Here’s the New York Times’ coverage of Ku Klux Klan vs. First Presbyterian of Elm City.
Wilson Daily Times, 13 January 1920.
Mary Ann Batts died 9 July 1940 in Elm City, Wilson County. Per her death certificate, she was 68 years old; was a widow; and was born in Edgecombe County to Gandy Williams.
High school principals were required to file annual reports with the North Carolina State Department of Public Instruction. In 1941, Robert A. Johnson filed this report for Elm City Colored School for the preceding school year.
The school year was only 120 days and ran from 10 February 1941 to 28 June 1941. Seven teachers taught at Elm City — two men and five women. They taught 164 children — 48 boys and 116 girls. Elm City Colored School housed all grades in one building. It had no restrooms, lunchroom or auditorium. It had no librarian, but it did have a library room.
The high school offered classes in English, general mathematics, geometry, algebra, citizenship, American history, world history, sociology, general science, biology, home economics, and French.
Classes met at 8:45, 9:35, 10:30, 11:30, 1:00 and 2:00. Odelle Whitehead Barnes taught English and French; Clara G. Cooke taught history and English; Mabel Brewington taught home economics and history; Earl C. Burnett taught science and math; and Robert A. Johnson taught math and tended the library on Fridays.
All the teachers were college graduates. Barnes had the most tenure at Elm City, with 8 years; Brewington and Burnett were newcomers.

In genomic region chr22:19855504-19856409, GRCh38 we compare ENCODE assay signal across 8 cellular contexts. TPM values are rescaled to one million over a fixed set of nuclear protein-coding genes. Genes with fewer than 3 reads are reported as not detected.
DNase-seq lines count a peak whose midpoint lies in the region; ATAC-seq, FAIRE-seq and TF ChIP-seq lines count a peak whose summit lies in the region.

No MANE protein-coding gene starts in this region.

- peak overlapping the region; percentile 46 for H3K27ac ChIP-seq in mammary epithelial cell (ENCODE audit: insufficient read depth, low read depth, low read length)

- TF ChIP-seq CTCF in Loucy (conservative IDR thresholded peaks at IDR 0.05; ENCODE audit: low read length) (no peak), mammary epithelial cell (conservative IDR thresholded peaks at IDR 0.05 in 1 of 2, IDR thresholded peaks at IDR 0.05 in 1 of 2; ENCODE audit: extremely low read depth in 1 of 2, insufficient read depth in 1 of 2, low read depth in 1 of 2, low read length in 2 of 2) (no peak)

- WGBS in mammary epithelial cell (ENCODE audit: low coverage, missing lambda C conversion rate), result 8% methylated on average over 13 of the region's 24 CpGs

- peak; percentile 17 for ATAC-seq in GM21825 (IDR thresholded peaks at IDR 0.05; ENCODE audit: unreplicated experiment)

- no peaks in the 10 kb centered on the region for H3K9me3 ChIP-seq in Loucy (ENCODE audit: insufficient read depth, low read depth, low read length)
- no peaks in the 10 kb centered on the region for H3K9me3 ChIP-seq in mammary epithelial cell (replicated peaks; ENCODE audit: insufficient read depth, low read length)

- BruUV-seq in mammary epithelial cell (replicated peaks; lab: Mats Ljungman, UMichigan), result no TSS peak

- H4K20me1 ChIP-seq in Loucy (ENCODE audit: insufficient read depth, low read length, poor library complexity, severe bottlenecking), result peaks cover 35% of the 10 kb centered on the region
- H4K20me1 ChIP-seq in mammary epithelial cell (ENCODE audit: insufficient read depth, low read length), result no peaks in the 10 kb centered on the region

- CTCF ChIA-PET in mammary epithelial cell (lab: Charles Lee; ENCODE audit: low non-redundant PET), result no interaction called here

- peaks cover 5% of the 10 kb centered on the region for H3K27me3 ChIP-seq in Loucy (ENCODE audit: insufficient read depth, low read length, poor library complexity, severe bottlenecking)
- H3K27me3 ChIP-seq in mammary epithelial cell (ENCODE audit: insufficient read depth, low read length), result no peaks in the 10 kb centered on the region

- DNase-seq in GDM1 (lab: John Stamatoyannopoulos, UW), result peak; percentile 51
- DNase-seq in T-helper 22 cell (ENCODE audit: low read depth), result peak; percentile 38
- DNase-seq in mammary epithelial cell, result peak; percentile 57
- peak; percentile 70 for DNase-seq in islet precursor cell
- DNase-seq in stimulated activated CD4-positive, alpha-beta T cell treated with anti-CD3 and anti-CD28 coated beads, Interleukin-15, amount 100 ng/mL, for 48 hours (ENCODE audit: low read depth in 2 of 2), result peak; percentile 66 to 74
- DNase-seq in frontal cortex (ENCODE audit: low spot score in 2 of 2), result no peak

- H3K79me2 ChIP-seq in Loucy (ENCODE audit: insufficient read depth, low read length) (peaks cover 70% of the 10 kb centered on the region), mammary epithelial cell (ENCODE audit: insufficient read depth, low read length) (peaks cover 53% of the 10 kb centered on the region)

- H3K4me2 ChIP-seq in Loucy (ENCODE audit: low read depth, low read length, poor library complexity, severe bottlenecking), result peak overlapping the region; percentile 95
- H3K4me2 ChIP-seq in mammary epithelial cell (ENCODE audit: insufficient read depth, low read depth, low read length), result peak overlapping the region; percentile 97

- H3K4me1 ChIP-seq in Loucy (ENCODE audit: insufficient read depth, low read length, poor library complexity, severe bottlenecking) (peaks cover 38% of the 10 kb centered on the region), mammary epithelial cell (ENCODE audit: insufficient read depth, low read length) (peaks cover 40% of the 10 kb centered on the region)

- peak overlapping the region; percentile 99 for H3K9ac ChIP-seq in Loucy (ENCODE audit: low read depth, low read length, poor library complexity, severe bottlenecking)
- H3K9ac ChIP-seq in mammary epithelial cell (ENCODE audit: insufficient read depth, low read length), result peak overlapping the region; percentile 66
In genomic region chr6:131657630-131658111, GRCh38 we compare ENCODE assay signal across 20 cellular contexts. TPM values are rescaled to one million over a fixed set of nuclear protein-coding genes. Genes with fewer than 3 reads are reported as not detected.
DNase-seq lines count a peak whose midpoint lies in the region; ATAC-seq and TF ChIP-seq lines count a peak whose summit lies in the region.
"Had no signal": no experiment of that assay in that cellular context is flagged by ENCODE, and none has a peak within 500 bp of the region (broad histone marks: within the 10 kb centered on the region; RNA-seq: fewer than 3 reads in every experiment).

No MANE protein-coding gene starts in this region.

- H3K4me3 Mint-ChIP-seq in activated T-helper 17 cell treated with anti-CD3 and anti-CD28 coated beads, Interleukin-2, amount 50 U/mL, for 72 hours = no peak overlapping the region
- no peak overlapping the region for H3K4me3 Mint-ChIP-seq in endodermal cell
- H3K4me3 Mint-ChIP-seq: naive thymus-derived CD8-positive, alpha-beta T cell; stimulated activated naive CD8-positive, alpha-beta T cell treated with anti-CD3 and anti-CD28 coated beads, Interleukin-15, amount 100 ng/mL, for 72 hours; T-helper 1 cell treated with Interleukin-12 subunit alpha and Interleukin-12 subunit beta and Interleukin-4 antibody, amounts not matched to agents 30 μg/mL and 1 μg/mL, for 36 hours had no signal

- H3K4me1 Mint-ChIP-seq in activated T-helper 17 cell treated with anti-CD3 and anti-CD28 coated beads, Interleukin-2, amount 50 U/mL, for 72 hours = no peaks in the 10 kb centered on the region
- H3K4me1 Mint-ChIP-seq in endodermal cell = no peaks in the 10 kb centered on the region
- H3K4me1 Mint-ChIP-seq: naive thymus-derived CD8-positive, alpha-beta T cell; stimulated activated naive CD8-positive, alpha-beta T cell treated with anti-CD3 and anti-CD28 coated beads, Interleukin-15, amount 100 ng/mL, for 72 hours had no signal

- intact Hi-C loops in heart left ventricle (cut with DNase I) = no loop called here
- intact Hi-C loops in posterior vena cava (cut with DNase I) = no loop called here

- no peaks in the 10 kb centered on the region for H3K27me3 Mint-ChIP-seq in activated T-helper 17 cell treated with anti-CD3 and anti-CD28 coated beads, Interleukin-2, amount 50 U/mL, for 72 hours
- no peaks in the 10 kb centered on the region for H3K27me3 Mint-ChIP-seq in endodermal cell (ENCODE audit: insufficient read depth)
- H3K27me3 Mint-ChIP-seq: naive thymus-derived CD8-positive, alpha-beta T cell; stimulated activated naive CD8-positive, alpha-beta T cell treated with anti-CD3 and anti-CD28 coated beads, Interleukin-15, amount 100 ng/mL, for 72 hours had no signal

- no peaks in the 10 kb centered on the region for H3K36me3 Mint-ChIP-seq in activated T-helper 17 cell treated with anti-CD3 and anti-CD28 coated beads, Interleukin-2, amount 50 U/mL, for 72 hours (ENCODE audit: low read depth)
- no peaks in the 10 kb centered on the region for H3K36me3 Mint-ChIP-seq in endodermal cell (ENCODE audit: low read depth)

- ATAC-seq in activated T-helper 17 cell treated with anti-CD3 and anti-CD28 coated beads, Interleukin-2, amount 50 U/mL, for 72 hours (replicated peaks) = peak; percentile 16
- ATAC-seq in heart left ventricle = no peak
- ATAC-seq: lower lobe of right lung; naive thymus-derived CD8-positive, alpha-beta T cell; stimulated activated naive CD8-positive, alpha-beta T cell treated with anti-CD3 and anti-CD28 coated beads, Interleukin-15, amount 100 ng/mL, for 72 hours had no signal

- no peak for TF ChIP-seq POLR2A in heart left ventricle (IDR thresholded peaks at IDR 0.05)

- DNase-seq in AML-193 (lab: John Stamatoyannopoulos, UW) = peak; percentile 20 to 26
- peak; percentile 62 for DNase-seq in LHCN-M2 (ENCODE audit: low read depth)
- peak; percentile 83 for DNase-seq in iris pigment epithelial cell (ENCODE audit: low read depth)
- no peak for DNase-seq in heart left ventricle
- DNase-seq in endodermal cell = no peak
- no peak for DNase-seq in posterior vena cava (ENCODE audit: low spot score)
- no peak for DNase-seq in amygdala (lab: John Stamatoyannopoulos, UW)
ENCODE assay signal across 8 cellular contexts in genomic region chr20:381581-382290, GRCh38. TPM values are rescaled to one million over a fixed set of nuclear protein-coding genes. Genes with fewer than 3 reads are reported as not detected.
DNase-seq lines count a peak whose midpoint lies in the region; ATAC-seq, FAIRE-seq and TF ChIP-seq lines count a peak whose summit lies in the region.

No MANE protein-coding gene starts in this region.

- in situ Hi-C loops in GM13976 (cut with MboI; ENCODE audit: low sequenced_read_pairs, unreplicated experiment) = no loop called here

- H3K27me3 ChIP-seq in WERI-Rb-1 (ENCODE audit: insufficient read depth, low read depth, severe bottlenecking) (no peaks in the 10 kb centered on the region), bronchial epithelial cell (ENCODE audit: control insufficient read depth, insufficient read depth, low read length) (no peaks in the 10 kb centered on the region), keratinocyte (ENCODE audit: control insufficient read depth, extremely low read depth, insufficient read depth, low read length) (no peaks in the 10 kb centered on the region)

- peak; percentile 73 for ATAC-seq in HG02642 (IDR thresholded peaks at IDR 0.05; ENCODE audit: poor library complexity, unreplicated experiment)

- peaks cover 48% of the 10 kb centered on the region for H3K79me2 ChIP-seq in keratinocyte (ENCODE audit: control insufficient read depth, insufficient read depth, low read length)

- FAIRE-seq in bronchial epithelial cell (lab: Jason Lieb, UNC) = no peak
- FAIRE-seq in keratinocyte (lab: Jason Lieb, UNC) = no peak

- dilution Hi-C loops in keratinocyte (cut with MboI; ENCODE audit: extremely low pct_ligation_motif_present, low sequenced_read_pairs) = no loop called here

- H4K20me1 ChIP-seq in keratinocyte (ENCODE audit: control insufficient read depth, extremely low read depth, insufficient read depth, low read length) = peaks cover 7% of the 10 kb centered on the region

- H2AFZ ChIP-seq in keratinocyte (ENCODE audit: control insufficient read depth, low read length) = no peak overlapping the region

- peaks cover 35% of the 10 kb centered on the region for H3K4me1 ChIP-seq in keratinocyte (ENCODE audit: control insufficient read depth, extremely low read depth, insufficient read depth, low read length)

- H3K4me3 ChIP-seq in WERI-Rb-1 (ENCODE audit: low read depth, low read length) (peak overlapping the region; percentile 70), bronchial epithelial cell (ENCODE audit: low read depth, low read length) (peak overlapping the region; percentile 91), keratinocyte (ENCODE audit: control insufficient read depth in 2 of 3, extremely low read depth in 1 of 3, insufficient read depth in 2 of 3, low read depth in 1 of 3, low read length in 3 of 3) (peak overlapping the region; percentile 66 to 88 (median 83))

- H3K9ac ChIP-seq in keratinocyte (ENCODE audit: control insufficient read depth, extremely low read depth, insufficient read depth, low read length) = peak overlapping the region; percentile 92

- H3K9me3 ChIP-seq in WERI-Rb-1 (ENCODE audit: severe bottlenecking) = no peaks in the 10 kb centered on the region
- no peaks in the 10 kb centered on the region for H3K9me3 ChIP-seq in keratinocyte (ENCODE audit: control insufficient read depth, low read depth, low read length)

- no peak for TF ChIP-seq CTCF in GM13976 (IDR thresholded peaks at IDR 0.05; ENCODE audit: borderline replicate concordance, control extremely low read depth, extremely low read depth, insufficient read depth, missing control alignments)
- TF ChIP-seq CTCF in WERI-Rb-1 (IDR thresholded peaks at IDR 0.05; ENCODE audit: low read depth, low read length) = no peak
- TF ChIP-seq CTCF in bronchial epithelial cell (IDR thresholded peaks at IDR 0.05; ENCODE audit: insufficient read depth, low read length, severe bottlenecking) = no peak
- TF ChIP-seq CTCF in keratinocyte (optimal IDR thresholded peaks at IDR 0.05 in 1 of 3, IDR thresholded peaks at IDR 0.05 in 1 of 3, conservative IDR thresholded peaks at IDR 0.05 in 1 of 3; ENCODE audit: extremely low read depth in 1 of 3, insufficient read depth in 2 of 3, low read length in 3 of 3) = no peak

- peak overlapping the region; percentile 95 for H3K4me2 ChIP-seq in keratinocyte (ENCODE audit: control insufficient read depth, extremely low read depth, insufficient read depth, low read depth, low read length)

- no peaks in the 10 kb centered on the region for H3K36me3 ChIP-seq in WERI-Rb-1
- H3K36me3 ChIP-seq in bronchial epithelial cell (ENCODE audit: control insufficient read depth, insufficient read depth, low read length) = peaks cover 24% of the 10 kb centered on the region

The school had no laboratories or maps. It published a newspaper, The Elm City Journal; had both girls’ and boys’ glee clubs; a 4-H Club; and an English Club. Elm City Colored School graduated fourteen in the Class of 1941 — William Bynum, Volious Harris, Willie R. Mitchell, Mary Armstrong, Minnie E. Armstrong, Nelia Brown, Essie Bynum, Alice Ellis, Bessie Lancaster, Clara Lancaster, Eva Lindsey, Ada B. McKinnon, Georgia Toliver, and Marie Wynn.
High School Principals’ Annual Reports, 1940-1941, Wayne County to Wilson County, North Carolina Digital Collection, digital.ncdcr.gov.
Wilson Daily Times, 13 January 1920.
Perhaps, in the 1930 census of the Town of Elm City, Toisnot township, Wilson County: in a house owned and valued at $1000, widow Mary A. Batts, 50, servant; daughter Mamie, 26, servant; and son Lonnie, 35, farm laborer.
Thanks to J. Robert Boykin III for sharing this clipping.
Elm City Elevator, 22 August 1902.
Elm City Elevator, 27 June 1902.
Wilson Times, 11 April 1919.
Samuel H. Vick was instrumental in establishing African-American Presbyterian churches across eastern North Carolina.
ELM CITY — Descendants and family members have reestablished the commission that oversees the black cemetery located at 4979 Elm City Road S.
The commission will meet at 4 p.m. Saturday, Nov. 9 in the Wilson County Public Library assembly room, 249 Nash St. N. Members will discuss renaming the cemetery, electing 2019-20 commission members and potentially soliciting bids for lawn care. All members of the public are invited to attend.
Organizers say the acting commission has succeeded in removing the chain blocking access to the cemetery, obtaining an address for the property, hiring landscaping crews to remove fallen trees and debris and spearheading a community cleanup day. The commission plans to install a flagpole to honor veterans interred there just in time for Veterans Day.
For more information, call Marie Knight at 801-390-8017.
“We have a righted a wrong”: Board votes to name elementary school for Frederick Douglass